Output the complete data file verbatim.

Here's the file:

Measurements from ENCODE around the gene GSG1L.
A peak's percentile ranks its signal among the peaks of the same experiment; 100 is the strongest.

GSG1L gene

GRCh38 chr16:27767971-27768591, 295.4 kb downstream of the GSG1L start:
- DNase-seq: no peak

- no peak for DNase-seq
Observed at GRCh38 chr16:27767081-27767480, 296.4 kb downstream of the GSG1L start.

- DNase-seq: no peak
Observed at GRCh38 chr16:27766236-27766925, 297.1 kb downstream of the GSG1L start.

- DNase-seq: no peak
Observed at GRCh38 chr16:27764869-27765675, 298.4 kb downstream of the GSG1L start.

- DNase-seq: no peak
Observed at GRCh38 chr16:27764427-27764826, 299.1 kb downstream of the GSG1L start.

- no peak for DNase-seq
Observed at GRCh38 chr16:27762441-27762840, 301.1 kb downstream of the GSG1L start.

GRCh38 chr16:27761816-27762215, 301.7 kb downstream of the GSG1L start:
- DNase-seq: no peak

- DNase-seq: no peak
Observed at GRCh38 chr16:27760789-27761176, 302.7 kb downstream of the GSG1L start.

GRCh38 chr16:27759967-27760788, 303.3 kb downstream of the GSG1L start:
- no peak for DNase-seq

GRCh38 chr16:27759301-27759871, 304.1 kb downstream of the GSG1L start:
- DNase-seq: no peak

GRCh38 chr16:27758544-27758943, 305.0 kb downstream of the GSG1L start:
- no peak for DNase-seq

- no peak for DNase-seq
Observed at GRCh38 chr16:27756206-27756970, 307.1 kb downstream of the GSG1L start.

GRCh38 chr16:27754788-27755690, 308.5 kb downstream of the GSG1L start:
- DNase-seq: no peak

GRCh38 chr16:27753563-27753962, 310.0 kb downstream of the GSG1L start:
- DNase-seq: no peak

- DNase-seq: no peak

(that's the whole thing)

Measurements from ENCODE around the gene GSG1L.
A peak's percentile ranks its signal among the peaks of the same experiment; 100 is the strongest.

GSG1L gene

GRCh38 chr16:27767971-27768591, 295.4 kb downstream of the GSG1L start:
- DNase-seq: no peak

- no peak for DNase-seq
Observed at GRCh38 chr16:27767081-27767480, 296.4 kb downstream of the GSG1L start.

- DNase-seq: no peak
Observed at GRCh38 chr16:27766236-27766925, 297.1 kb downstream of the GSG1L start.

- DNase-seq: no peak
Observed at GRCh38 chr16:27764869-27765675, 298.4 kb downstream of the GSG1L start.

- DNase-seq: no peak
Observed at GRCh38 chr16:27764427-27764826, 299.1 kb downstream of the GSG1L start.

- no peak for DNase-seq
Observed at GRCh38 chr16:27762441-27762840, 301.1 kb downstream of the GSG1L start.

GRCh38 chr16:27761816-27762215, 301.7 kb downstream of the GSG1L start:
- DNase-seq: no peak

- DNase-seq: no peak
Observed at GRCh38 chr16:27760789-27761176, 302.7 kb downstream of the GSG1L start.

GRCh38 chr16:27759967-27760788, 303.3 kb downstream of the GSG1L start:
- no peak for DNase-seq

GRCh38 chr16:27759301-27759871, 304.1 kb downstream of the GSG1L start:
- DNase-seq: no peak

GRCh38 chr16:27758544-27758943, 305.0 kb downstream of the GSG1L start:
- no peak for DNase-seq

- no peak for DNase-seq
Observed at GRCh38 chr16:27756206-27756970, 307.1 kb downstream of the GSG1L start.

GRCh38 chr16:27754788-27755690, 308.5 kb downstream of the GSG1L start:
- DNase-seq: no peak

GRCh38 chr16:27753563-27753962, 310.0 kb downstream of the GSG1L start:
- DNase-seq: no peak

- DNase-seq: no peak